Jordan, tipped as the would-be “Silicon Valley of the Middle East”, on Wednesday witnessed a SOPA-inspired media blackout to protest a piece of legislation activists say could threaten that freedom in the future.
Reports said hundreds of sites have gone dark in support of #BlackoutJo — a protest against a draft bill to amend the Press and Publications Law. If approved, critics believe it could restrict Internet freedom in the country by blocking international sites, and allowing the government to moderate and potentially restrict online commenting and social media in the country.
Several high-profile figures, including Queen Noor Al Hussein, have also gotten behind the effort. In a tweet she said: “Hypocrisy,lies,intolerance,hate,violence-all unhealthy evils. Where does it start and end. #censorship #BlackOutJO”
The hope behind the blackout is that if there is enough coverage of it by mainstream media outside of Jordan, the government will withdraw the draft bill.
The draft bill was introduced a while back and was submitted for approval last week after the cabinet approved it. Parliament has now had one debate on the bill and is planning for another on the 30th of this month, according to Oryanet.
Following are some of the areas covered by the draft bill, protestors insist puts Jordan in line with other countries with significantly more restrictive Internet policies, such as China and its infamous “Great Firewall.”
Censorship: The law allows the head of Press and Publications to block any international website that is in violation with the law. This means non-Jordanian sites can be blocked for any reason.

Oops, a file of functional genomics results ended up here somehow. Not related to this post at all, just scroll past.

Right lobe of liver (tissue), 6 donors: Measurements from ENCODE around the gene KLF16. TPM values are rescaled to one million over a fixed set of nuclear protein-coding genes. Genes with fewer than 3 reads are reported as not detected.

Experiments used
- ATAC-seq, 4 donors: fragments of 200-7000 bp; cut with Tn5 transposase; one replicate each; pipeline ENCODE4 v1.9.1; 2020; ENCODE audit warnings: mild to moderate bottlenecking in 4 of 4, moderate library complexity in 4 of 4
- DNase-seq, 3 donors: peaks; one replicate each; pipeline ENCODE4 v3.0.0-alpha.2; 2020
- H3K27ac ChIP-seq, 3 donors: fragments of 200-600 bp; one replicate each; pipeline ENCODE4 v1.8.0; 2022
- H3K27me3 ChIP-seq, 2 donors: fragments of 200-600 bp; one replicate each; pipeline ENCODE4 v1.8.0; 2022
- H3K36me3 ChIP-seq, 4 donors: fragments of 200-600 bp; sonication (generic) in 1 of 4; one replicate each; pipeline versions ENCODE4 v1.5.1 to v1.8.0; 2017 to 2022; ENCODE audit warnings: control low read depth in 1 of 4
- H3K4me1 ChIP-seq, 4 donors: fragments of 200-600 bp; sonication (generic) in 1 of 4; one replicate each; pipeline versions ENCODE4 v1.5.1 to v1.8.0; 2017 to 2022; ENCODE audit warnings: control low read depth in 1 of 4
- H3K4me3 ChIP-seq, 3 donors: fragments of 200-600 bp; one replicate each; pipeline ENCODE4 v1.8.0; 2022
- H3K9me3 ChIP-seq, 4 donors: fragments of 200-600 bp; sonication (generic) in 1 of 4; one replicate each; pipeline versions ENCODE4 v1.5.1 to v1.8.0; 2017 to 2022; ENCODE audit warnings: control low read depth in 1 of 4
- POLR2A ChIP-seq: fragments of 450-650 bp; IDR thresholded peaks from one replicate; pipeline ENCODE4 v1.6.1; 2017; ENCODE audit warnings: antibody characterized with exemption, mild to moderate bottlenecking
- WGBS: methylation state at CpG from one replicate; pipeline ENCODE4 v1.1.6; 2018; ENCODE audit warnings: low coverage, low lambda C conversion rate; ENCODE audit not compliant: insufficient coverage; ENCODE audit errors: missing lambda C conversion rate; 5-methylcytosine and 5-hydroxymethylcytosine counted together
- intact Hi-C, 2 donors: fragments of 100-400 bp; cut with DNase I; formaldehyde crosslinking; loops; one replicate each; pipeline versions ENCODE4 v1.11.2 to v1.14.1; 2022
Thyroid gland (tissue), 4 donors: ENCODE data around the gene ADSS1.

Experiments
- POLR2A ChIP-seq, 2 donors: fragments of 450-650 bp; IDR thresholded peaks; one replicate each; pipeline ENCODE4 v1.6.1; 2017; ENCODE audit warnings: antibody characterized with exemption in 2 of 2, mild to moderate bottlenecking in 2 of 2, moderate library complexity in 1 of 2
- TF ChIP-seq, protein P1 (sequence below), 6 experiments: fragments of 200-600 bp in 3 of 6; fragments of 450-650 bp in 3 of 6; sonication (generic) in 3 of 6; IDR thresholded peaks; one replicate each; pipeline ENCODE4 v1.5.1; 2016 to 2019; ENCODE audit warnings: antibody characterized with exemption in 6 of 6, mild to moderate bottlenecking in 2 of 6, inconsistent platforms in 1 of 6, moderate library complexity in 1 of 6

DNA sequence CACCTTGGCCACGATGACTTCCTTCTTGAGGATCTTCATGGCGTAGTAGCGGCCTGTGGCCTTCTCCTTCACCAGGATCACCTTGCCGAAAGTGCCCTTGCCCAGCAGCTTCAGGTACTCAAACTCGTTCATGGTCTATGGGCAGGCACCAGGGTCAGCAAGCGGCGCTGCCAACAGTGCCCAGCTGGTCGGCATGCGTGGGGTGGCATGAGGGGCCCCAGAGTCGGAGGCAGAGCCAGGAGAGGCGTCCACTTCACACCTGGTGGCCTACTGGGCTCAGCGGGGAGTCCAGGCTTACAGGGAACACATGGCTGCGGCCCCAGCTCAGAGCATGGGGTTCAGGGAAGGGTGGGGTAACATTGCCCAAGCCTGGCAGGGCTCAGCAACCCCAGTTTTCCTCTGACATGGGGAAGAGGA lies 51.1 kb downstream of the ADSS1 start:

Limiting freedom of speech: Activists say the law also censors and monitors your comments, which will be monitored and censored. Website owners will be responsible for the comments posted by citizens, thus having to censor user comments themselves. They also have to store all comments for a period of at least 6 months.
Ambiguity: The provisions of the law are very ambiguous as it states online media, which could include based on the government’s discretion: social networks, photo and video sharing sites, blogs and more.
Restrictive: The law puts a lot of limitations on websites, which disturbs freedom of speech, not only does it force websites to register and become members of the press association, appoint a chief editor, and pay membership fees, it allows courts to prosecute any website.